Scientists Map Cancer-, Aging-Related Enzyme
News Apr 12, 2013
The creation of the first complete visual map of the telomerase enzyme, which is known to play a significant role in aging and most cancers, represents a breakthrough that could open up a host of new approaches to fighting disease, the researchers said.
"Everyone in the field wants to know what telomerase looks like, and there it was. I was so excited, I could hardly breathe," said Juli Feigon, a UCLA professor of chemistry and biochemistry and a senior author of the study. "We were the first to see it."
The scientists report the positions of each component of the enzyme relative to one another and the complete organization of the enzyme's active site. In addition, they demonstrate how the different components contribute to the enzyme's activity, uniquely correlating structure with biochemical function.
The research appears today (April 11) in the print edition of the journal Nature and is available online.
"We combined every single possible method we could get our hands on to solve this structure and used cutting-edge technological advances," said co-first author Jiansen Jiang, a researcher who works with Feigon and the study's co-senior author, Z. Hong Zhou, director of the Electron Imaging Center for Nanomachines at the California NanoSystems Institute at UCLA and a professor of microbiology, immunology and molecular genetics. "This breakthrough would not have been possible five years ago."
"We really had to figure out how everything fit together, like a puzzle," said co-first author Edward Miracco, a National Institutes of Health postdoctoral fellow in Feigon's laboratory. "When we started fitting in the high-resolution structures to the blob that emerged from electron microscopy, we realized that everything was fitting in and made sense with decades of past biochemistry research. The project just blossomed, and the blob became a masterpiece."
The telomerase enzyme is a mixture of components that unite inside our cells to maintain the protective regions at the ends of our chromosomes, which are called telomeres. Telomeres act like the plastic tips at the end of shoelaces, safeguarding important genetic information. But each time a cell divides, these telomeres shorten, like the slow-burning fuse of a time bomb. Eventually, the telomeres erode to a point that is no longer tolerable for cells, triggering the cell death that is a normal part of the aging process.
While most cells have relatively low levels of telomerase, 80 percent to 90 percent of cancer cells have abnormally high telomerase activity. This prevents telomeres from shortening and extends the life of these tumorigenic cells — a significant contributor to cancer progression.
The new discovery creates tremendous potential for pharmaceutical development that takes into account the way a drug and target molecule might interact, given the shape and chemistry of each component. Until now, designing a cancer-fighting drug that targeted telomerase was much like shooting an arrow to hit a bull's-eye while wearing a blindfold. With this complete visual map, the researchers are starting to remove that blindfold.
"Inhibiting telomerase won't hurt most healthy cells but is predicted to slow down the progression of a broad range of cancers," said Miracco. "Our structure can be used to guide targeted drug development to inhibit telomerase, and the model system we used may also be useful to screen candidate drugs for cancer therapy."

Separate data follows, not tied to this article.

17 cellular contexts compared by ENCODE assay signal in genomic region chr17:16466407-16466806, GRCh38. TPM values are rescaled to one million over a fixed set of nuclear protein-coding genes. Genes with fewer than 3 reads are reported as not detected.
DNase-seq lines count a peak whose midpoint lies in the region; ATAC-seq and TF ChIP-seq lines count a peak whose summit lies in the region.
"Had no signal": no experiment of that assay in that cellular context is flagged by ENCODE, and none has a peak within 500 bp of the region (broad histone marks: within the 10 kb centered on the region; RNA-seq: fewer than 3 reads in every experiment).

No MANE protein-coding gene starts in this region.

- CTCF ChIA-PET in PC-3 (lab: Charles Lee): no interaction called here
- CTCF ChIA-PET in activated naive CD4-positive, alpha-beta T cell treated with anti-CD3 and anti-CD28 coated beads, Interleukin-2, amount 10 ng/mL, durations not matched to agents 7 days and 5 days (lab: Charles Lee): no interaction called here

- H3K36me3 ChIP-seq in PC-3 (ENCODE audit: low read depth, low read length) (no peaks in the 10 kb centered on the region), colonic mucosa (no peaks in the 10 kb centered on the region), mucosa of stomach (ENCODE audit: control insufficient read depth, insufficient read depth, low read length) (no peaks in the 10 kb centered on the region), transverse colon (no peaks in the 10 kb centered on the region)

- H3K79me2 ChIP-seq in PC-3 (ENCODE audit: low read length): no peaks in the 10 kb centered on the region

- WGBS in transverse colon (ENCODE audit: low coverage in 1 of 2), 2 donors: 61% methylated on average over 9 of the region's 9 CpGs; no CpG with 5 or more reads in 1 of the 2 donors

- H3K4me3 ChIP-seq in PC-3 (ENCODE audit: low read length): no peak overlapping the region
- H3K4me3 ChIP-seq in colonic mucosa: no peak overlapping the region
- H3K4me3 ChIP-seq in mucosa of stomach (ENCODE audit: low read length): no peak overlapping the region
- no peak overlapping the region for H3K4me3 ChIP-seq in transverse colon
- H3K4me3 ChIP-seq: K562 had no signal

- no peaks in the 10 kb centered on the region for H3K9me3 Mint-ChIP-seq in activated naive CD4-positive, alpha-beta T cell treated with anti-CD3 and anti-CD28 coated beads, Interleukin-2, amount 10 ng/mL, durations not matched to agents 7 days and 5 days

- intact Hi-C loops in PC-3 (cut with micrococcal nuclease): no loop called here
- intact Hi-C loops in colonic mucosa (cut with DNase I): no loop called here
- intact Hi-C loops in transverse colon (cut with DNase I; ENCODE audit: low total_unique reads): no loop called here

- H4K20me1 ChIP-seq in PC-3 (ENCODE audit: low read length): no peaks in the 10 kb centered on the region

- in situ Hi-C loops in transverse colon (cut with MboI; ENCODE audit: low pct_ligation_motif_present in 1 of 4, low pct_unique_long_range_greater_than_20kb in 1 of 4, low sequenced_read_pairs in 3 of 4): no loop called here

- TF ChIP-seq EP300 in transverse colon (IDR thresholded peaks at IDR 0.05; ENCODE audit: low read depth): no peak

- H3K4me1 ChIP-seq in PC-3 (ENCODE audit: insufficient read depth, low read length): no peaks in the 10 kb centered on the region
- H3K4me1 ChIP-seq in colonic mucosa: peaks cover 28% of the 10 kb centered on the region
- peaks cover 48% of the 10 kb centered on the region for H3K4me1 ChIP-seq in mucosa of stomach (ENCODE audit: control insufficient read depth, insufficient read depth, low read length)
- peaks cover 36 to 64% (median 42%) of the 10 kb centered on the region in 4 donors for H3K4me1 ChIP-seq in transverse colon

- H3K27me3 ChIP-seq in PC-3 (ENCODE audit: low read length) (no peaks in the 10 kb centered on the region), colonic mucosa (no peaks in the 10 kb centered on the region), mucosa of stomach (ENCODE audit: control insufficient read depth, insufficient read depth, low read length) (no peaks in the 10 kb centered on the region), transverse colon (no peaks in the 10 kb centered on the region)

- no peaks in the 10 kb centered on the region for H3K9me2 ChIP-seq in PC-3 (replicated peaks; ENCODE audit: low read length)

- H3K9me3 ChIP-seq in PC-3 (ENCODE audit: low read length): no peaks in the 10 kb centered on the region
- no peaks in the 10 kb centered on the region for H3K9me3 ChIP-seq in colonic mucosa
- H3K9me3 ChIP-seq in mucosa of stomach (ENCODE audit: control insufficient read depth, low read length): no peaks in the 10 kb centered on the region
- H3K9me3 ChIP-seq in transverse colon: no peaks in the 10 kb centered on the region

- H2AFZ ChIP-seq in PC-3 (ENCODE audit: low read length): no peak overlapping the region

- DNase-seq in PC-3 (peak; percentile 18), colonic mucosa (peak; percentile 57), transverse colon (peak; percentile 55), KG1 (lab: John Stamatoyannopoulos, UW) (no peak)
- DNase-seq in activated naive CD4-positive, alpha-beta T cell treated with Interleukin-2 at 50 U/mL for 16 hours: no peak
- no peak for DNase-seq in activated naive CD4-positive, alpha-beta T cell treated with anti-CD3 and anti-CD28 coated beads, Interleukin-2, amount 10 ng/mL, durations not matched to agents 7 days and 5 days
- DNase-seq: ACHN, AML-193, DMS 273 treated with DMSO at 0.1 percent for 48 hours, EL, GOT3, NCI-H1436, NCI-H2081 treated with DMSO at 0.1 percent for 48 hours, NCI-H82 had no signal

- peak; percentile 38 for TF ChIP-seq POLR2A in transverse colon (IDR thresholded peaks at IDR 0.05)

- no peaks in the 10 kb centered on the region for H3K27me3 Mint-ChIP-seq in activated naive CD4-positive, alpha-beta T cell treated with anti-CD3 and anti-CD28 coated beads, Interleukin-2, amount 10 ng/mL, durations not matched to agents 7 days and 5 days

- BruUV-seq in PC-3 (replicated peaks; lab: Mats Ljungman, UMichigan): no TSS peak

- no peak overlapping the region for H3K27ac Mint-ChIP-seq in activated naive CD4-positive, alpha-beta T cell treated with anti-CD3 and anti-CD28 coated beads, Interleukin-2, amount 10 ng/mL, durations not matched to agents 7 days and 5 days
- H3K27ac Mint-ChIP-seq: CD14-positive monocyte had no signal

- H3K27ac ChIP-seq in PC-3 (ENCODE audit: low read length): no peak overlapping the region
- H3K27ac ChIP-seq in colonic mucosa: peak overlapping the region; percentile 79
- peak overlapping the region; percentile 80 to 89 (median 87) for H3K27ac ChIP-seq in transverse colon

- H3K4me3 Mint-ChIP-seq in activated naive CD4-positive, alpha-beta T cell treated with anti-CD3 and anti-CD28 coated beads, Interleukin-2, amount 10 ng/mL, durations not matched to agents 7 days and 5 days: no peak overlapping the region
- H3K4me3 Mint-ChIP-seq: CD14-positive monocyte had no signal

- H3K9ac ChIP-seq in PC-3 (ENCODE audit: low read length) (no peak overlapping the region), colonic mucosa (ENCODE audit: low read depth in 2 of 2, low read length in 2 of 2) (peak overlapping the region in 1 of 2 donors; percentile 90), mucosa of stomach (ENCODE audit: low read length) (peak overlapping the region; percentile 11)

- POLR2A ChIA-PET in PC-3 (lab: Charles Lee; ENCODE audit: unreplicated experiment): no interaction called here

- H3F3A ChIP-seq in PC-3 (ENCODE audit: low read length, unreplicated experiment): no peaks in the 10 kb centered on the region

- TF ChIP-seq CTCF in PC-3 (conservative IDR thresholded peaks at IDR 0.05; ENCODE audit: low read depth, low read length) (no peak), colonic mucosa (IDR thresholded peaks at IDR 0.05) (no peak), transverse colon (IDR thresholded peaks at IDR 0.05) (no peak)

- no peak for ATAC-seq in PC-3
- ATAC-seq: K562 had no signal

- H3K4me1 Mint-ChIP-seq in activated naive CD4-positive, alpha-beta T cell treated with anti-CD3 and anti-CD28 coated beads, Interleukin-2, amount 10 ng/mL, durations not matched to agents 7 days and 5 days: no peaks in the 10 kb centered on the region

The researchers solved the structure of telomerase in Tetrahymena thermophila, the single-celled eukaryotic organism in which scientists first identified telomerase and telomeres, leading to the 2009 Nobel Prize in medicine or physiology. Research on Tetrahymena telomerase in the lab of co-senior author Kathleen Collins, a professor of molecular and cell biology at UC Berkeley, laid the genetic and biochemical groundwork for the structure to be solved.
"The success of this project was absolutely dependent on the collaboration among our research groups," said Feigon.
"At every step of this project, there were difficulties," she added. "We had so many technical hurdles to overcome, both in the electron microscopy and the biochemistry. Pretty much every problem we could have, we had, and yet at each stage these hurdles were overcome in an innovative way."
One of the biggest surprises, the researchers said, was the role of the protein p50, which acts as a hinge in Tetrahymena telomerase to allow dynamic movement within the complex; p50 was found to be an essential player in the enzyme's activity and in the recruitment of other proteins to join the complex.
"The beauty of this structure is that it opens up a whole new world of questions for us to answer," Feigon said. "The exact mechanism of how this complex interacts with the telomere is an active area of future research."
"The atmosphere and collaboration at UCLA really amazes me, and that is combined with some of the most advanced facilities around," Zhou said. "We have a highly advanced electron microscopy facility here at UCLA that even researchers without a strong background in electron microscopy can learn how to use and benefit from. This will be really useful as we move forward."
This research was funded by the National Science Foundation and the National Institutes of Health. Equal contributions to the publication were made by co-first authors Jiang and Miracco, postdoctoral researchers at UCLA with Zhou and Feigon. Members of Kathleen Collins' UC Berkeley laboratory who contributed to this research included technician Kyungah Hong, postdoctoral researcher Barbara Eckert and former graduate researcher Bosun Min. Other co-authors included Henry Chan and Darian D. Cash, UCLA graduate student researchers in Feigon's laboratory.
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